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$C^*$-coalgebras are like $C^*$-algebras, but coalgebras. Their duals are $W^*$-algebras.
Let $A$ be a Banach *-coalgebra over the ground field $K$. Let $\lambda\colon A \to K$ be a bounded linear functional on $A$, and let $\lambda^*$ be the composite
(where $\bar{}$ is complex conjugation, trivial if $K$ is real?); although some of the maps in this composite may be only antilinear, the composite $\lambda^*$ is linear (over all of $K$). Now consider the composite
since $\Delta$ and $*$ are short, the norm of this functional is at most ${\|\lambda\|^2}$.
$A$ is a $C^*$-coalgebra if the norm of the map in (1) is exactly ${\|\lambda\|^2}$, for every bounded linear functional $\lambda$.
Although there is an asymmetry in (1) (in the relative placement of $\lambda$ and $\lambda^*$), if we start with $\lambda^*$ instead of $\lambda$, we see that the universally quantified definition of $C^*$-coalgebra is symmetric.
If we take the formal dual of everything in the definition above, then $A$ becomes a Banach *-algebra and $\lambda\colon K \to A$ becomes (multiplication of scalars by) an element $x$ of $A$. The formal dual of the composite (1) is (multiplication of scalars by) the element $x^* x$. The requirement that the norm of this be exactly the square of the norm of $x$ is the $B^*$-identity that defines a $C^*$-algebra.
So the definition of $C^*$-coalgebra dualises everything in the definition of $C^*$-algebra, down to using coelement?s (in this case linear functionals) instead of elements.
In general, the dual of a coalgebra is an algebra, in any closed monoidal category. In particular, the dual of a Banach coalgebra is a Banach algebra. The involution $*$ gets along with this just fine; the dual of a Banach *-coalgebra is a Banach *-algebra. Finally, the linear functional in (1) becomes the element in the $B^*$-identity for the dual, so the dual of a $C^*$-coalgebra is a $C^*$-algebra.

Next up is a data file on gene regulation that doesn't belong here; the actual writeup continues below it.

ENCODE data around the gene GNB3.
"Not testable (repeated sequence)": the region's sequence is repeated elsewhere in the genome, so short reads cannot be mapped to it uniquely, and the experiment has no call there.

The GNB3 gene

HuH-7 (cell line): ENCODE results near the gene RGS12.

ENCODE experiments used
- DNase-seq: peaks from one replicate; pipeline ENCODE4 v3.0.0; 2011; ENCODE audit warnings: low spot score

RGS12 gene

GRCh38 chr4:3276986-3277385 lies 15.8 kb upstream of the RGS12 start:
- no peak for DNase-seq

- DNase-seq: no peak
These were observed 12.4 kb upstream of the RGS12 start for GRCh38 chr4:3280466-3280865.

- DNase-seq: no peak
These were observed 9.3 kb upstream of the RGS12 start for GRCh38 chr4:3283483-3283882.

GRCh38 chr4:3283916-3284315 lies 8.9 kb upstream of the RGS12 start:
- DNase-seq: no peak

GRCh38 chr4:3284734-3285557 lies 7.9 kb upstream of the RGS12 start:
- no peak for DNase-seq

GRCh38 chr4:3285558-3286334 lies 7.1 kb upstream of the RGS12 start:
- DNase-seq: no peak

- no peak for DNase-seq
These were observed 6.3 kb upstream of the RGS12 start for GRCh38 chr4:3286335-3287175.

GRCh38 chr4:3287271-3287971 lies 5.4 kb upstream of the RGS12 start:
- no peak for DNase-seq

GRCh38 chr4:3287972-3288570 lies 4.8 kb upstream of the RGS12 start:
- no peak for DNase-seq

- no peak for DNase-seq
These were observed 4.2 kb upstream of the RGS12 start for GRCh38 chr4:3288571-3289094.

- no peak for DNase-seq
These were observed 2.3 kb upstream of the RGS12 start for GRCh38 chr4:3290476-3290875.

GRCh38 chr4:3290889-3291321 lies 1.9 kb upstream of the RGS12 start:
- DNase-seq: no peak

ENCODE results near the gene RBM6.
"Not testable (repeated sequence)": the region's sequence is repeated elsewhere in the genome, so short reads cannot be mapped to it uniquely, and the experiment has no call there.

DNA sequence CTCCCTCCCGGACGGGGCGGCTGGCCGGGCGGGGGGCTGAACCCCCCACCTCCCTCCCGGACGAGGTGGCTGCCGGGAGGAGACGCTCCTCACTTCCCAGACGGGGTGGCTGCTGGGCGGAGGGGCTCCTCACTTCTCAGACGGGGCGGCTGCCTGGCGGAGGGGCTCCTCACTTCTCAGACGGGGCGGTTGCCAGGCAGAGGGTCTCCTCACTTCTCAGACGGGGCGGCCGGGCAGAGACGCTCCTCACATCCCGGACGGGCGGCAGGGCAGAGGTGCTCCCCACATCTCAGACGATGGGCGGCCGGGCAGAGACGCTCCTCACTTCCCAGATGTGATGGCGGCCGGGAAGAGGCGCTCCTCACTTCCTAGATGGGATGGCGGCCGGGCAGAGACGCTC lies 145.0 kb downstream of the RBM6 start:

But we have more! If $A$ is a $C^*$-coalgebra, then (as we've just seen) $A^*$ is a $C^*$-algebra; but since $A^*$ has a predual $A$, this means that $A^*$ is actually a $W^*$-algebra as well.
Which $W^*$-algebras arise in this way?
The sequence space $l^1$ is a $C^*$-coalgebra, whose dual $W^*$-algebra is the sequence space $l^\infty$. (For details of the comultiplication on $l^1$, see the examples in Banach coalgebra.)
Although $l^\infty$ is a Banach coalgebra (under ‘coconvolution’), it is not a $C^*$-coalgebra (at least not under coconvolution).
(YC) Moreover, the TVS-isomorphism class of the predual of a $W^*$-algebra is very restricted (let alone its isomorphism class in Bang). In particular $\ell^\infty$ doesn’t have a snowball’s chance in Texas of being a $C^*$-coalgebra under any kind of choice of comultiplication, because it’s the wrong kind of Banach space.)
Although the dual of the Lebesgue space $L^1$ (on the real line $\mathbb{R}$ with Lebesgue measure) is the $W^*$-algebra $L^\infty$, $L^1$ is not a $C^*$-coalgebra, nor even a Banach coalgebra (at least not in the obvious way). Essentially, this is because the diagonal in $\mathbb{R}^2$ has measure zero (so $\Delta$ takes an element of $L^1(\mathbb{R})$, interpreted as an absolutely continuous measure on $\mathbb{R}$, to a measure on $\mathbb{R} \times \mathbb{R}$ that is not absolutely continuous and so cannot be reinterpreted as an element of $L^1(\mathbb{R} \times \mathbb{R}) \cong L^1(\mathbb{R}) {\displaystyle\hat{\otimes}_\pi} L^1(\mathbb{R})$).
Last revised on August 28, 2012 at 05:16:53. See the history of this page for a list of all contributions to it.